In 1951 in Detroit, Michigan, a baby boy was born into an African American family (I’ll call him Keith). While Keith was still a boy, his mama discovered that her husband was a bigamist with a second family. The couple divorced and Keith’s mama took him and his older brother to Boston to live in a tenement with one of her twenty-three siblings. While living there, Keith looked ahead to his future. He thought he would probably be dead by the time he was in his mid-twenties. That is what he saw happening to young men around him.
Keith’s mama was eventually able to move her family back to Detroit. Though they still lived in a tenement, at least they were together and on their own. Mama worked three jobs to take care of her boys, leaving at 5:00 or 5:30 a.m. and coming back home after midnight.
By the time Keith was in fifth grade, he was far behind in school and considered himself not very smart. He admired the bright students and marveled at their ability to answer questions, though he would never have let them know it.
Keith’s mama worried about both of her boys. She prayed about the situation and decided on a new plan. TV would be restricted. She would require each of her sons to read two books each week and turn in a book reports. Mama faithfully marked up the book reports to “grade” them. What the boys didn’t know was that with only a third grade education, she couldn’t actually read them.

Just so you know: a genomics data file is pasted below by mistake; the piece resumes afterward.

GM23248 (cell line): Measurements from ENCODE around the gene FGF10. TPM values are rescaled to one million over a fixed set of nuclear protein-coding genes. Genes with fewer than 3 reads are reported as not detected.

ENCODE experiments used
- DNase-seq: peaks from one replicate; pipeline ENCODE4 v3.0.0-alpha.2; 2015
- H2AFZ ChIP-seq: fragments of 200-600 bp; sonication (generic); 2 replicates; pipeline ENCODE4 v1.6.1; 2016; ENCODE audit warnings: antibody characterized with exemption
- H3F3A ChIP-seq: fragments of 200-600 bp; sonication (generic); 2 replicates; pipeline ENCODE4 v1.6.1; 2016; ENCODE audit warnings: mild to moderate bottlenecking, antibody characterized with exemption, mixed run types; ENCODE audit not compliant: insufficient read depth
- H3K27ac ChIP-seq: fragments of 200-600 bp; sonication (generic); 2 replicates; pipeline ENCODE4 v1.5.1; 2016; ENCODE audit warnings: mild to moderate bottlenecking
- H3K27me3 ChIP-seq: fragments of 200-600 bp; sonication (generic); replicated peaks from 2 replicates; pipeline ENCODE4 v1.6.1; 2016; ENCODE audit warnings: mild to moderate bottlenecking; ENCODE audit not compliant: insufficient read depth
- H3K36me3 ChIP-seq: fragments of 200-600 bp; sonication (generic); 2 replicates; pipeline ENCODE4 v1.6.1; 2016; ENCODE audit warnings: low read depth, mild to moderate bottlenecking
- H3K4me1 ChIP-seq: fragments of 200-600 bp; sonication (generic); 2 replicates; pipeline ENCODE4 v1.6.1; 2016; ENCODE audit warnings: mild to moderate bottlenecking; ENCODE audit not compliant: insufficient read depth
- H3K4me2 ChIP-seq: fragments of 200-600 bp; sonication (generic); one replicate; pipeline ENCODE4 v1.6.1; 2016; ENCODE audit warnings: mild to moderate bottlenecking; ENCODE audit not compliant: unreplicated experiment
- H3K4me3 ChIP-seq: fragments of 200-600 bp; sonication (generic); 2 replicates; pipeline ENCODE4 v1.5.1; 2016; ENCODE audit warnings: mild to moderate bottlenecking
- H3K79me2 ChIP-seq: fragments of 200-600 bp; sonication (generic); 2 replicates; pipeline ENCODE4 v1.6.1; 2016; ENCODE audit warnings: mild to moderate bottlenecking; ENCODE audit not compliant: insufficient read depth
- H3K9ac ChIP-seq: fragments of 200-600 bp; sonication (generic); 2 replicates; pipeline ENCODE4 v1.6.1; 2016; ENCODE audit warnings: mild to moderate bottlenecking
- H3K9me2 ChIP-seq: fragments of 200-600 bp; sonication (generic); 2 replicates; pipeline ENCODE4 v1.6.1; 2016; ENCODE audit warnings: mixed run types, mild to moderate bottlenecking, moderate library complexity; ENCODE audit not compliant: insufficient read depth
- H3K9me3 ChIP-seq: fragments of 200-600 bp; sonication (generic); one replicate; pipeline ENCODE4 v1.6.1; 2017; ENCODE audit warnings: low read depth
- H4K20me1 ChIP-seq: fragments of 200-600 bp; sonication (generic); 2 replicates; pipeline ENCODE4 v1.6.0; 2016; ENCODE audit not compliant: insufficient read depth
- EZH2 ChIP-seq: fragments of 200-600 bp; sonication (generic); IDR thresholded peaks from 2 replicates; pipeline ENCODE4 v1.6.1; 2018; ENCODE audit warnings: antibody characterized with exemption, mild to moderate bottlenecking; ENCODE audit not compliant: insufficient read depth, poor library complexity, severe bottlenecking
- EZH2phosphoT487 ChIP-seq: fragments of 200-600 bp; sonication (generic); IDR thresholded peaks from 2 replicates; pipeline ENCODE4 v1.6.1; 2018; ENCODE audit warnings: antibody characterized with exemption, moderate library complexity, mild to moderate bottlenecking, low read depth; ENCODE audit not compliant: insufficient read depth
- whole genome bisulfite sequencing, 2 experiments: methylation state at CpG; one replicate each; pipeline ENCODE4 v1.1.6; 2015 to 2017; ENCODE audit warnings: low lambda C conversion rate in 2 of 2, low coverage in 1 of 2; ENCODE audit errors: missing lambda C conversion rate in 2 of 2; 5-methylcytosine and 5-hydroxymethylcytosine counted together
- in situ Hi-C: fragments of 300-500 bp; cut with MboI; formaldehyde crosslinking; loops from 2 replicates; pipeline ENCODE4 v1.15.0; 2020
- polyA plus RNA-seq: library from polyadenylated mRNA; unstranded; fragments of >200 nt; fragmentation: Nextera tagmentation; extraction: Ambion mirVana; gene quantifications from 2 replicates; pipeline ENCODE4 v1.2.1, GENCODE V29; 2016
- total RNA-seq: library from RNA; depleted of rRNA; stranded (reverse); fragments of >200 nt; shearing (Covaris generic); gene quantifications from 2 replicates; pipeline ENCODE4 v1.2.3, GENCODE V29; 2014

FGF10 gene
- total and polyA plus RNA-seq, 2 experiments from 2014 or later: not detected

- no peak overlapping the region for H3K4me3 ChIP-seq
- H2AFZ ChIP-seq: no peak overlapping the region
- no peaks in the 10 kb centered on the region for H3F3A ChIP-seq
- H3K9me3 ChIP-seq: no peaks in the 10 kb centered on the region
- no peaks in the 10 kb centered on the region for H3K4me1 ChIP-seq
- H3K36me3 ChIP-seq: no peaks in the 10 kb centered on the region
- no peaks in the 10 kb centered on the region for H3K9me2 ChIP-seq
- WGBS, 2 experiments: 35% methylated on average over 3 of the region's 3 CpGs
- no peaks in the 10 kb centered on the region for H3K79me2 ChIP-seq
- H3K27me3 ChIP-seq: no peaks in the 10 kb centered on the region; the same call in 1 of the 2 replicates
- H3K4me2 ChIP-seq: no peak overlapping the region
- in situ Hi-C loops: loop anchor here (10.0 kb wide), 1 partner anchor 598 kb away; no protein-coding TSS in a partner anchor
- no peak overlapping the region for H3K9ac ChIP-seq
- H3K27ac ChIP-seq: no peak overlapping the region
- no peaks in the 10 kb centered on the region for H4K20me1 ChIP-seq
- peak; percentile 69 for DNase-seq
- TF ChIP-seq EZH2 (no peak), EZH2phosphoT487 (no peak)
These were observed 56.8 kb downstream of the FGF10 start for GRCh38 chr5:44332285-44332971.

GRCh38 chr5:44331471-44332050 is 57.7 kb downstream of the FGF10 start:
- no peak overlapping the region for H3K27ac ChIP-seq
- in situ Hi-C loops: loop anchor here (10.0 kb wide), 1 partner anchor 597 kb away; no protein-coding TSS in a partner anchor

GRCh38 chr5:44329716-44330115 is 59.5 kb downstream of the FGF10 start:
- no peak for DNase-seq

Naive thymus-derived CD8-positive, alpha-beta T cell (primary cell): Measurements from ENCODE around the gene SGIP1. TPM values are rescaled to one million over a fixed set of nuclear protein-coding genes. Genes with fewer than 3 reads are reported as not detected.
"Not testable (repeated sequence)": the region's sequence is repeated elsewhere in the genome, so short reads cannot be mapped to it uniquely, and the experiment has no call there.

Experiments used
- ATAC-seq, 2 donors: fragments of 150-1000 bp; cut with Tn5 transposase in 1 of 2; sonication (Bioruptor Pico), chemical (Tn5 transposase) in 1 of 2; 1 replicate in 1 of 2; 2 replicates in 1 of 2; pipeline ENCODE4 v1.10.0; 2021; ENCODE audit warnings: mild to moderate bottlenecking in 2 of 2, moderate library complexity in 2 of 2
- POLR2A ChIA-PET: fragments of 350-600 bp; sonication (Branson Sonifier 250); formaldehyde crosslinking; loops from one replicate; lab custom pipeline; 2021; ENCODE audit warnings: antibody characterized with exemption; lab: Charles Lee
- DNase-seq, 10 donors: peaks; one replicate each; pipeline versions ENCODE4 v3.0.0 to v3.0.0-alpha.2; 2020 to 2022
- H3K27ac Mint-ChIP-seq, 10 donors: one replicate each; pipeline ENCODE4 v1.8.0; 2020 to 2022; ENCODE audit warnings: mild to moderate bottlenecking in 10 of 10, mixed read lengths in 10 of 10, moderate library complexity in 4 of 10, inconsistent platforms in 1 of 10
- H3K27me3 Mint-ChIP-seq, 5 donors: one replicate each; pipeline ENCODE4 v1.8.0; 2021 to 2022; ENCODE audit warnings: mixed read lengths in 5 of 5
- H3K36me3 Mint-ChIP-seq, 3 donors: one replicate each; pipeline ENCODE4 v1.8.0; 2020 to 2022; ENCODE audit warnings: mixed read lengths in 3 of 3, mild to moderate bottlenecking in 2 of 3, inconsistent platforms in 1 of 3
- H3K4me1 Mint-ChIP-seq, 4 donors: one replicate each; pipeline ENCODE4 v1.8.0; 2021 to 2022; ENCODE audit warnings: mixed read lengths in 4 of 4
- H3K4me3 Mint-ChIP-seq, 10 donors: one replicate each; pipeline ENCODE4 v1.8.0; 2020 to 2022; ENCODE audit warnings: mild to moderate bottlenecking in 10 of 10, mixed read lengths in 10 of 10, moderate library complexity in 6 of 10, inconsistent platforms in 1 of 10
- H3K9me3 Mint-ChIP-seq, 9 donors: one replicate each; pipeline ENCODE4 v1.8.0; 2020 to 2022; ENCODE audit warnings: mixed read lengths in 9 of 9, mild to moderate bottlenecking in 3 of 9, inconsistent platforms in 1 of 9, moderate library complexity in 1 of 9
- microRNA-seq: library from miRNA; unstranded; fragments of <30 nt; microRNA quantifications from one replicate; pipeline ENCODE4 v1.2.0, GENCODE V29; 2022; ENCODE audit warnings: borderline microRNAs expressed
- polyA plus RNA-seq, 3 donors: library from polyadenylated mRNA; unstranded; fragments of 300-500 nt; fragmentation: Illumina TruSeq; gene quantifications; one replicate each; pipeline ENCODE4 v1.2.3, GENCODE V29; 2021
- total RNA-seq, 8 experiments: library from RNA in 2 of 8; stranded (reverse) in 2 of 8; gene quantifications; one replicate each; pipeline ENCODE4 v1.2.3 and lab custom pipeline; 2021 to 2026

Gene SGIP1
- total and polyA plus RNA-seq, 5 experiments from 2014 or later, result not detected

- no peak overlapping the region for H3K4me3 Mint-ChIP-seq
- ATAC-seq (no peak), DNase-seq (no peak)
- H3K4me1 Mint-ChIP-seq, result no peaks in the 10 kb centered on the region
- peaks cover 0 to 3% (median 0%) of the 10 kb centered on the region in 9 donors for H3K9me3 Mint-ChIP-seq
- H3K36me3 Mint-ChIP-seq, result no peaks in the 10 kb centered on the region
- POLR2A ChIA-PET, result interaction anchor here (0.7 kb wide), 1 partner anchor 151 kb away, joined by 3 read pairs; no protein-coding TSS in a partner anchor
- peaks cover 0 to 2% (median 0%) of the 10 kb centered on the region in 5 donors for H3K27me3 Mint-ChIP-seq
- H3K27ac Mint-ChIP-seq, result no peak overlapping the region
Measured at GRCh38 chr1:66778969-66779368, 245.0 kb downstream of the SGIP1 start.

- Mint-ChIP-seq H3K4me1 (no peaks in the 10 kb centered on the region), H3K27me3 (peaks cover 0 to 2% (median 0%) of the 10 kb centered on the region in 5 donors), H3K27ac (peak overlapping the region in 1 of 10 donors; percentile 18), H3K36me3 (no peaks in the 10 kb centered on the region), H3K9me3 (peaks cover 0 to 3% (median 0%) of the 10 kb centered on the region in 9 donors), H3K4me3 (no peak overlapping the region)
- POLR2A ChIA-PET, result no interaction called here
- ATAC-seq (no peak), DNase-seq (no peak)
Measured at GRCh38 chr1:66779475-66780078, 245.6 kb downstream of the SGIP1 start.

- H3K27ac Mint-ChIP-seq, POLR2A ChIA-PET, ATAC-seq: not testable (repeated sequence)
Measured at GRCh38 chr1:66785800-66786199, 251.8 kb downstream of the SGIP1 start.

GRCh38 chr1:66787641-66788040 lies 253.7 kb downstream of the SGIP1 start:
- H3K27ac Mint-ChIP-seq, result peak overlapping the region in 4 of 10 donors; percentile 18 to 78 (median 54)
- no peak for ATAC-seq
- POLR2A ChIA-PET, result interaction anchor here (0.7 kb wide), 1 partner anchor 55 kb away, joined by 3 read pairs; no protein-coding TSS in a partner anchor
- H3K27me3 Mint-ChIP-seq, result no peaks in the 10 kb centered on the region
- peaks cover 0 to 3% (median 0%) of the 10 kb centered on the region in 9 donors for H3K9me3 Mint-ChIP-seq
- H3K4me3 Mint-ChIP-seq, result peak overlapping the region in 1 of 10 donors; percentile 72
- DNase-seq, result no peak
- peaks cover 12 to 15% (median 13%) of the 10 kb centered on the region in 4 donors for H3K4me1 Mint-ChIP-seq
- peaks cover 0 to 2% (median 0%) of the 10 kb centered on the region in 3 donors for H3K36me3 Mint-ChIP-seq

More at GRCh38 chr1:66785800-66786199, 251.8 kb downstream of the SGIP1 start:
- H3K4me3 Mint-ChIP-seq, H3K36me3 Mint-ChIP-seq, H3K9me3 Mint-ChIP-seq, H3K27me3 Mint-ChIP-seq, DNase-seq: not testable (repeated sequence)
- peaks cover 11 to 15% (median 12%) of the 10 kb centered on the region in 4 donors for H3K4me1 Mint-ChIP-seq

Keith began to notice a change at school. When his teacher asked questions, he could answer them. Behavior problems at his school were so bad that teachers often gave up trying to teach very much. Keith asked them to explain to him what they had planned to teach. As he grew up, Keith began helping the teachers set up biology labs and chemistry labs. By the time he graduated, Keith’s academic abilities had improved so much that he was able to enter Yale University.
Keith, whose real name is Dr. Ben Carson, became director of pediatric neurosurgery at Johns Hopkins and a professor of neurosurgery, oncology, plastic surgery, and pediatric medicine.
At the close of the Cincinnati homeschool convention on Saturday night, Dr. Carson spoke to thousands of homeschooling mamas, daddies, and children, telling us the story that I just told you.
Mrs. Carson’s friends criticized her for what she required of her boys, but she stood firm and fulfilled her God-given role in their lives. She was not afraid to teach or to require. Her sons became the grateful beneficiaries.
As Dr. Carson closed, he asked us all to remember when we sing the end of the “Star Spangled Banner,” that we cannot be free unless we are brave. I know he is grateful that his mama was brave.
. . . do not forsake the teaching of your mother.
Charlene Notgrass – Encouragement
Charlene Notgrass is a Christian, a homeschool veteran, and a writer. She oversees curriculum development for Notgrass Company. She is the author of America the Beautiful and co-author of Uncle Sam and You. Both are one-year courses for grades 5-8. Charlene created A Record of the Learning Lifestyle and the Draw to Learn series. Her current events courses include Celebrate Thanksgiving; Celebrate the Savior, and Olympic Games. Her curriculum is available at Notgrass.
Charlene has always loved being a mother and is now relishing the role of grandmother. Charlene enjoys working with children, especially in her annual role as assistant director for her daughter Mary Evelyn’s historical dramas performed by homeschooled children. She is madly in love with her husband Ray, whom she married in 1974.
Charlene loves to encourage homeschooling mothers, whether speaking at homeschool conferences, counseling mothers individually, or writing her daily blog, Daily Encouragement for Homeschooling Mothers.